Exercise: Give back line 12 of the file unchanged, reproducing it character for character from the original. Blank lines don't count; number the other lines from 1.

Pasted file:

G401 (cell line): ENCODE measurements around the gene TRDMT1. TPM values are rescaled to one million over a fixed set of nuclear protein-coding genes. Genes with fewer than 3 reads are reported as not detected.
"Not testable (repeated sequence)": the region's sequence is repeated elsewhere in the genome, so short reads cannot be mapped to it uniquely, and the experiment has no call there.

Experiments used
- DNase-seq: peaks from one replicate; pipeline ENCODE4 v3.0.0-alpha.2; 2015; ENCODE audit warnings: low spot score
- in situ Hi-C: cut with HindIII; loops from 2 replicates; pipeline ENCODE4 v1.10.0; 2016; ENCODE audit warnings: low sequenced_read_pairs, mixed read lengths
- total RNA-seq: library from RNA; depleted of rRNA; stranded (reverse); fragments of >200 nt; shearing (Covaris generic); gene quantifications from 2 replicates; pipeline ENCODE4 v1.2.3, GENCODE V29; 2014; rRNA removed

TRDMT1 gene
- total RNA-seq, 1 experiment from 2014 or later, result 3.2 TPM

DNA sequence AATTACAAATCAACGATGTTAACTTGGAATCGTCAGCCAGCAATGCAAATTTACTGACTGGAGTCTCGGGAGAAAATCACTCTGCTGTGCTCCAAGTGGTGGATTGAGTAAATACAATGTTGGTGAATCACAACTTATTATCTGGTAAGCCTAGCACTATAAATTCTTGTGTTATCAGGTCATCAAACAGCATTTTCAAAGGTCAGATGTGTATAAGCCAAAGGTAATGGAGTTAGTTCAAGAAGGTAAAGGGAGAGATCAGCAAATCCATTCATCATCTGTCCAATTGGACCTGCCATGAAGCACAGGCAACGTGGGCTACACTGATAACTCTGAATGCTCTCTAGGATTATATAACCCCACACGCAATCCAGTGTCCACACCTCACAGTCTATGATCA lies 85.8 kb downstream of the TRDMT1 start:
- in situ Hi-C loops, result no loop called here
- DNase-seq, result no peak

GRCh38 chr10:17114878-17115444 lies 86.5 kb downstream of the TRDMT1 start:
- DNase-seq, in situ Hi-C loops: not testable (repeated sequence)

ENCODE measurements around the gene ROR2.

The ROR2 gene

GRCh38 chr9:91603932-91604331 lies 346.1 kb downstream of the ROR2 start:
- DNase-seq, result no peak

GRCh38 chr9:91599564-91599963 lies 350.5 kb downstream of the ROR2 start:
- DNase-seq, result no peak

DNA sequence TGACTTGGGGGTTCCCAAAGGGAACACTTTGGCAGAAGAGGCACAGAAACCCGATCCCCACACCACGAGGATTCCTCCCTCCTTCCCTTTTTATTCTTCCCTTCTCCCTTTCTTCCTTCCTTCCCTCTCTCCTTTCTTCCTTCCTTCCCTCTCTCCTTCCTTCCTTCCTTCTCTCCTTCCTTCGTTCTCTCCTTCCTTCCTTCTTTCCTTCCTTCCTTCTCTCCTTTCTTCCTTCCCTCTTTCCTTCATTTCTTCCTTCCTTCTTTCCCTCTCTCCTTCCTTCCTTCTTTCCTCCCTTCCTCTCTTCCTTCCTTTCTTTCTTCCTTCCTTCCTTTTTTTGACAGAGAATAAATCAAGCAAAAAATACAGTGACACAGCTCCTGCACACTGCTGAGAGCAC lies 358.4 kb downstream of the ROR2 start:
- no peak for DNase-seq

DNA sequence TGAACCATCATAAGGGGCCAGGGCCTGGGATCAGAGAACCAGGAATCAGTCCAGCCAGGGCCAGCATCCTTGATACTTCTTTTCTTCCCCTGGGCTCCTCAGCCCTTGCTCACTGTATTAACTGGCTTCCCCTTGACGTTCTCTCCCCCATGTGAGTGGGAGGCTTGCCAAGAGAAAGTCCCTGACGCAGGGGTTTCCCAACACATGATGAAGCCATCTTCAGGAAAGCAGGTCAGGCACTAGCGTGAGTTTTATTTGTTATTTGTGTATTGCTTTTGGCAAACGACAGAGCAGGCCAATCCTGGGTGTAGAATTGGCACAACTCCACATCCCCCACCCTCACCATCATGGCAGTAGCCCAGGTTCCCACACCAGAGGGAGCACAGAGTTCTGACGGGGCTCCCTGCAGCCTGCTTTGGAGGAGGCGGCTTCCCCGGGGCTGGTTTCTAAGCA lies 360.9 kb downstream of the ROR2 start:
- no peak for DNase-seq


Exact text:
GRCh38 chr10:17114878-17115444 lies 86.5 kb downstream of the TRDMT1 start: